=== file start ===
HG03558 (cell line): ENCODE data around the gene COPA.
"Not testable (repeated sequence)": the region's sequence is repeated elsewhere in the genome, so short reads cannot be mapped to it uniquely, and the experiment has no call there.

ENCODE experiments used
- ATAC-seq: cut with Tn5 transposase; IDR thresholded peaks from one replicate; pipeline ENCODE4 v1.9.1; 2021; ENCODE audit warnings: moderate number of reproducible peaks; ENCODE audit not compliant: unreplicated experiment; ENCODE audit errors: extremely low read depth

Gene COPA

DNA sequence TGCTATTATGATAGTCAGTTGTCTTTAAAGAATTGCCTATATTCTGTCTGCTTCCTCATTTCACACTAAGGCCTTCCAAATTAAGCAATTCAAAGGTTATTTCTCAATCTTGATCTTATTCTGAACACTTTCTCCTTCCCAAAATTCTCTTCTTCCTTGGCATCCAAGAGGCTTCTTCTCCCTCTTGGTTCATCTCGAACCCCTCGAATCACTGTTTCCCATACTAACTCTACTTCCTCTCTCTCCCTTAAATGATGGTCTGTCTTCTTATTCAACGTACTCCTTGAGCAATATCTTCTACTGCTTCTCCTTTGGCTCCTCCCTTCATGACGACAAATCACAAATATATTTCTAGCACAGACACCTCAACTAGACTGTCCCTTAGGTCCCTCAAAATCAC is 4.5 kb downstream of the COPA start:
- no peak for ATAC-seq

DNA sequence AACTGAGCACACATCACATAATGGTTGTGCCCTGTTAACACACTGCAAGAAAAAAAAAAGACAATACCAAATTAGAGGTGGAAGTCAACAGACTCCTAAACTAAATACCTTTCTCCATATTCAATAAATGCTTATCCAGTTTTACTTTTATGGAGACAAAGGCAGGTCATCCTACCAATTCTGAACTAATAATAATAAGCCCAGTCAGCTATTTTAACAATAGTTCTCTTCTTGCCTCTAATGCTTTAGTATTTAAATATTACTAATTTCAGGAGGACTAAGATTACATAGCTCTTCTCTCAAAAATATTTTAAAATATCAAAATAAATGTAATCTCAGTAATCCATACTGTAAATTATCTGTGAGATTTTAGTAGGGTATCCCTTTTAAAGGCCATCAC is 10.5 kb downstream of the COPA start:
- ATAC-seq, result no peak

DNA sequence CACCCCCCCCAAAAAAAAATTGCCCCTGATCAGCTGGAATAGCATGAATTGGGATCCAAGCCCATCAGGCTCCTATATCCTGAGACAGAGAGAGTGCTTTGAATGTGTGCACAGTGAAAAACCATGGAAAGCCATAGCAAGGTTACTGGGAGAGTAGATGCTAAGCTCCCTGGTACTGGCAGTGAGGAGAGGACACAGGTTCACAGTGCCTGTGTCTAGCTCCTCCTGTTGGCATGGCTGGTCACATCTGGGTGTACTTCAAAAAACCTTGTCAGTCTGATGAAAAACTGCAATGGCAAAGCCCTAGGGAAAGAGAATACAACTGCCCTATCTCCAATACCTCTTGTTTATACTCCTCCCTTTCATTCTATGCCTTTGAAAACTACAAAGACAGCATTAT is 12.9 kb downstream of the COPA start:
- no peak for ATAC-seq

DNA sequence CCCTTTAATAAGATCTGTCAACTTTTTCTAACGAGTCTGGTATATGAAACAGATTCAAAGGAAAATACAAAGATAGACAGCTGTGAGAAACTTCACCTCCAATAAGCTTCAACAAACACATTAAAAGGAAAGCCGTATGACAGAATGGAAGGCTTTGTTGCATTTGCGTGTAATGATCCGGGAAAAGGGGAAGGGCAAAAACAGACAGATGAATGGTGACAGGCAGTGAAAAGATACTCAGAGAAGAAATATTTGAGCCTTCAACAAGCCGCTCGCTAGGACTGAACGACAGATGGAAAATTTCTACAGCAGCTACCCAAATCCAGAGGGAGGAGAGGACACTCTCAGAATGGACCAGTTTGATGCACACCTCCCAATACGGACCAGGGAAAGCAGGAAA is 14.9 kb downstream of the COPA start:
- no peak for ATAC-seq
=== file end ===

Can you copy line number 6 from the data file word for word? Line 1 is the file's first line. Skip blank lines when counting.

DNA sequence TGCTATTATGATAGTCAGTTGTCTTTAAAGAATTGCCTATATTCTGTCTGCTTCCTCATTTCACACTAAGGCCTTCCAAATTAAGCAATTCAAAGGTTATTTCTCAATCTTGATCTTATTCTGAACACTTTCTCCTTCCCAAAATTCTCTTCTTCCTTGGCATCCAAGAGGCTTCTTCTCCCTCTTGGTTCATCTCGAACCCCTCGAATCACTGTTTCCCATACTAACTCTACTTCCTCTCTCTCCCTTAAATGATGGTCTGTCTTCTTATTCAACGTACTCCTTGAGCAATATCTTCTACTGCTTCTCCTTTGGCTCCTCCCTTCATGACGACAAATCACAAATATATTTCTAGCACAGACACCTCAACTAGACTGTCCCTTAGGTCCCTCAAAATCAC is 4.5 kb downstream of the COPA start: